Among various 3D electrospinning techniques, including hydrolysis, gas-forming techniques, rolling, folding, and 3D electroconductive collector, electrospinning on a 3D electroconductive collector provided a facile way to assembly electrospun nanofibers into a 3D nanofibrous macrostructure without any post-processing [24,25,26,27]. The complex geometries of the 3D electroconductive collector, such as a large bending or a recessed shape, enabled to produce aligned nanofiber mats or fluffy 3D nanofibrous macrostructures [28]. However, such complex geometries, at the same time, hampered the deposition of electrospun nanofibers on the recessed region of the collector and caused incomplete covering of the 3D electroconductive collector. Thus, it has been greatly difficult to replicate the complex geometries of the 3D electroconductive collector to a 3D nanofiber mat. Considering that such incomplete covering could cause degradation of functionalities such as filtering efficiency and mechanical properties, it is necessary to develop a technique that replicates the shape of a 3D electroconductive collector with high complexity into a 3D nanofibrous macrostructure to broaden the application of electrospun nanofiber assemblies.

In this study, we proposed a conformal fabrication of an electrospun nanofiber mat that replicates the shape of a 3D electroconductive collector with complex geometries. As a representative example of the 3D electroconductive collector, we selected a 3D ear cartilage-shaped collector for the conformal fabrication of an electrospun nanofiber mat due to its complex geometries. In the previous study, we suggested a hydrogel, which possessed sufficient mobile ions to generate the electric field like a metal collector, as an electroconductive collector for electrospinning [29]. Here, we utilized the flexibility of a hydrogel collector to conformally and uniformly deposit electrospun nanofibers on the 3D ear cartilage-shaped hydrogel collector. Unlike a metal collector, the hydrogel collector could be flattened due to the flexibility of the hydrogel and, thereby, generate a uniform electric field to evenly deposit nanofibers on an entire surface of the 3D ear cartilage-shaped hydrogel collector. Furthermore, the mechanical strength of the hydrogel could be adjusted to that of the native tissue by finding an appropriate hydrogel. We selected alginate and gelatin as hydrogel materials due to their excellent biocompatibility [30, 31]. By mixing alginate and gelatin, we could attain mechanical properties similar to the native ear cartilage [32]. We numerically investigated the influence of the flattening of the 3D ear cartilage-shaped hydrogel collector on the conformal fabrication of an electrospun nanofiber mat on the collector. Finally, we confirmed the conformal fabrication of an electrospun nanofiber mat on the 3D ear cartilage-shaped hydrogel collector by measuring the thickness of the electrospun nanofiber mat at several positions, including helix, antihelix, scapha, and antitragus.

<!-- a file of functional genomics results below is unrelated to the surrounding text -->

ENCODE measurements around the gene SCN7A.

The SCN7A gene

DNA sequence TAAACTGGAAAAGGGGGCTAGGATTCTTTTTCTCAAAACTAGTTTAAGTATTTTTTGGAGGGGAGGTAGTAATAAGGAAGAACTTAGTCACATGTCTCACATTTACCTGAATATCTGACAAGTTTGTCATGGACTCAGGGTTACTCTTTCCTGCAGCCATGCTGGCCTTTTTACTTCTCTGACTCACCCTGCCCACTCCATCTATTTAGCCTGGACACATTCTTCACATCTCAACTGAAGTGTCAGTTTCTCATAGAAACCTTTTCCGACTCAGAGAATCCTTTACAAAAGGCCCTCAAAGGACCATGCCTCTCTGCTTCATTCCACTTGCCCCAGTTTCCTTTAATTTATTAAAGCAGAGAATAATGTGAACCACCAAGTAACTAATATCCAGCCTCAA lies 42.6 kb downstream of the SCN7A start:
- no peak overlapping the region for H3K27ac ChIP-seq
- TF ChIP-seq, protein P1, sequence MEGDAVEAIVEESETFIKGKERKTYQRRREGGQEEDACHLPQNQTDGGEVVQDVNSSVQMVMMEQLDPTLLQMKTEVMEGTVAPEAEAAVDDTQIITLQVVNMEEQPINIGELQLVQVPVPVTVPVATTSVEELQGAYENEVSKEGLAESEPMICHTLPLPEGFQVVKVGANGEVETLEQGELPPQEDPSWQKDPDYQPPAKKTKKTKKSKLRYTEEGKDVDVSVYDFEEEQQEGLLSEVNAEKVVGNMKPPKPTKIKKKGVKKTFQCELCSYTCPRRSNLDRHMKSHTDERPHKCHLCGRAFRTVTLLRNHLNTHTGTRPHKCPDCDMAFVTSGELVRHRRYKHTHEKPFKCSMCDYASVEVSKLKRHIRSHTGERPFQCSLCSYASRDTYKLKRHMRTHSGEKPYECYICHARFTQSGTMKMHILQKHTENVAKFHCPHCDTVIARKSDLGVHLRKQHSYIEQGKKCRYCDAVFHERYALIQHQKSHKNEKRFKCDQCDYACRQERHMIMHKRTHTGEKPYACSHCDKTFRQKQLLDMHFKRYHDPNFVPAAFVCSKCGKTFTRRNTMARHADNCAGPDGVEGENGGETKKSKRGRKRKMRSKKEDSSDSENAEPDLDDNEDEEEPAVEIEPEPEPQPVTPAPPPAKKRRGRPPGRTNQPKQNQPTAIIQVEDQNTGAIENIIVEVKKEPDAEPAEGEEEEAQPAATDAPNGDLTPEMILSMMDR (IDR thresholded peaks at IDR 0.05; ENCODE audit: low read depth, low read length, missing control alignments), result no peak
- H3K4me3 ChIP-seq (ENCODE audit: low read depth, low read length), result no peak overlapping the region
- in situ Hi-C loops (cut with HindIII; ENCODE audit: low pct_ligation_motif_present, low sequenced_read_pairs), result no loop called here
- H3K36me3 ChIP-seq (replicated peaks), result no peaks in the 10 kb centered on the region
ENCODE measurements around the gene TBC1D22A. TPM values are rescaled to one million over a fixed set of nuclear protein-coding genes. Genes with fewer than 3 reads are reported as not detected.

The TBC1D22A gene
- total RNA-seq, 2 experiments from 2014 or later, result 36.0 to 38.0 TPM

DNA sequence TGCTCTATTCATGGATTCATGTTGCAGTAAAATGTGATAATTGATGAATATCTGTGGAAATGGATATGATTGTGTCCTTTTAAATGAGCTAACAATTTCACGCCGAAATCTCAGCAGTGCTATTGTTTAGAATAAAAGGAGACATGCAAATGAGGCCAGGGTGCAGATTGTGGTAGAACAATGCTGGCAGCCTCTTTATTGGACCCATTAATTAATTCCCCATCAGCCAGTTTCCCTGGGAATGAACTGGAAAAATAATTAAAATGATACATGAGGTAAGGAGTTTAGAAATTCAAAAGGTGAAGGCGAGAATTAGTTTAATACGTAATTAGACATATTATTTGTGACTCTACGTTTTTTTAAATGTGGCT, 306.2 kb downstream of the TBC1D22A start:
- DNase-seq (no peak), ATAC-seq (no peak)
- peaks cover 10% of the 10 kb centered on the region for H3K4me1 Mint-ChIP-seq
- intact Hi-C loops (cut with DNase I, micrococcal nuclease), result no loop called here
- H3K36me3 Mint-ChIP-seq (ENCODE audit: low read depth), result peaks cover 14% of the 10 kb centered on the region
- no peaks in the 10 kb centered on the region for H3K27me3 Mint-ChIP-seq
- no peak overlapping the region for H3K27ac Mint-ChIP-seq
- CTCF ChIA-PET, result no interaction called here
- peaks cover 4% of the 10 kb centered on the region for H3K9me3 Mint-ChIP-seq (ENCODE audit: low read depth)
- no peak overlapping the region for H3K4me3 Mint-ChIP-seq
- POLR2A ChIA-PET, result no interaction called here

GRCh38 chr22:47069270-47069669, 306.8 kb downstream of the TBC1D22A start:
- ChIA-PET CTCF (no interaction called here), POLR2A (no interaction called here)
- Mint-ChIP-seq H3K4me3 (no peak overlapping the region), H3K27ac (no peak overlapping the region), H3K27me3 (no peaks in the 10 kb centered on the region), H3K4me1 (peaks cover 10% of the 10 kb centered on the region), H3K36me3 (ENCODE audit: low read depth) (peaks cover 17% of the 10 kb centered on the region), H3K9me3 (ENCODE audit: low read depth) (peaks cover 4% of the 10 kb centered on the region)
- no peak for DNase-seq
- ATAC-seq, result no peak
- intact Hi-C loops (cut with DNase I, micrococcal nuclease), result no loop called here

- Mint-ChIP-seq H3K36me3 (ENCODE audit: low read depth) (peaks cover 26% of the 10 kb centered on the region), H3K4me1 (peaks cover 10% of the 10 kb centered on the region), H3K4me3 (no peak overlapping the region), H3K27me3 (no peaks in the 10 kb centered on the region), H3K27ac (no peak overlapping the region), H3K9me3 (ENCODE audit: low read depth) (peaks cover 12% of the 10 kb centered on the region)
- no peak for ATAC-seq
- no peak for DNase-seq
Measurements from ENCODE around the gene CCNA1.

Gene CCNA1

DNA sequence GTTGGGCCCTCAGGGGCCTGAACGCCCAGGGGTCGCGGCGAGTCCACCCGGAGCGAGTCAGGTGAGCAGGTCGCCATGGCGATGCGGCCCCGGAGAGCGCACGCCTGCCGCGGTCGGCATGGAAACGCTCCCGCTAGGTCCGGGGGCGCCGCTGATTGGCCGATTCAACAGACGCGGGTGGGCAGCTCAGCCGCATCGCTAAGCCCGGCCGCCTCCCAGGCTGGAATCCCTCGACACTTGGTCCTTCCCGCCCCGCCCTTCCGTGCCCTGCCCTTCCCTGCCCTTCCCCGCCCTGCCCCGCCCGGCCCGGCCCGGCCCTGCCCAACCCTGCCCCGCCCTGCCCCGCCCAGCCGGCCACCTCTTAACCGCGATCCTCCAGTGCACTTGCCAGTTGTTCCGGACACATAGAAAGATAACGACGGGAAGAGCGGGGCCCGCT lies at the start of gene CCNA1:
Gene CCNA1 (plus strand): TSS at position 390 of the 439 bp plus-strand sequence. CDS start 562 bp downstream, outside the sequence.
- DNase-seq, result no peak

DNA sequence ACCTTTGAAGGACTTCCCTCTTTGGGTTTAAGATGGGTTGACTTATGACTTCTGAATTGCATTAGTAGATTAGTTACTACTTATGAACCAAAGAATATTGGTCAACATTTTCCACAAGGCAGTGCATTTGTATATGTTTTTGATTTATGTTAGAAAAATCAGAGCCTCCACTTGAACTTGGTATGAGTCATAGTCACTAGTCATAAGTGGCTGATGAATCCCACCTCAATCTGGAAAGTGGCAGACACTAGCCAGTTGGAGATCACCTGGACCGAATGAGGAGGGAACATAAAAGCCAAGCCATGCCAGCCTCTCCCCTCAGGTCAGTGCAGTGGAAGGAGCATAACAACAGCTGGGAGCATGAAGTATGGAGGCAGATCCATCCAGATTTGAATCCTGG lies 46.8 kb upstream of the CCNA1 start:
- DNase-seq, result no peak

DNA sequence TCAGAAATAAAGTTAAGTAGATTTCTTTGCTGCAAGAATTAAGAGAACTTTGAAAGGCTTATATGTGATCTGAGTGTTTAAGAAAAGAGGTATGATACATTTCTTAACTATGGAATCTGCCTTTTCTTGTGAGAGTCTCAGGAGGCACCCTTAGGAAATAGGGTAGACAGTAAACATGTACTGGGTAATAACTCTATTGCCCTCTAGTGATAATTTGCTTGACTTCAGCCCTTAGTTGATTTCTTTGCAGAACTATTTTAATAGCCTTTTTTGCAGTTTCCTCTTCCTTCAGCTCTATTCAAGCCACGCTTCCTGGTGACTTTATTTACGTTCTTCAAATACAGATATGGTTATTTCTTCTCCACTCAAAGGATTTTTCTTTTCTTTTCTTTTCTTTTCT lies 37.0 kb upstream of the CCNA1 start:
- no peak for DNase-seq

Materials and Methods

Materials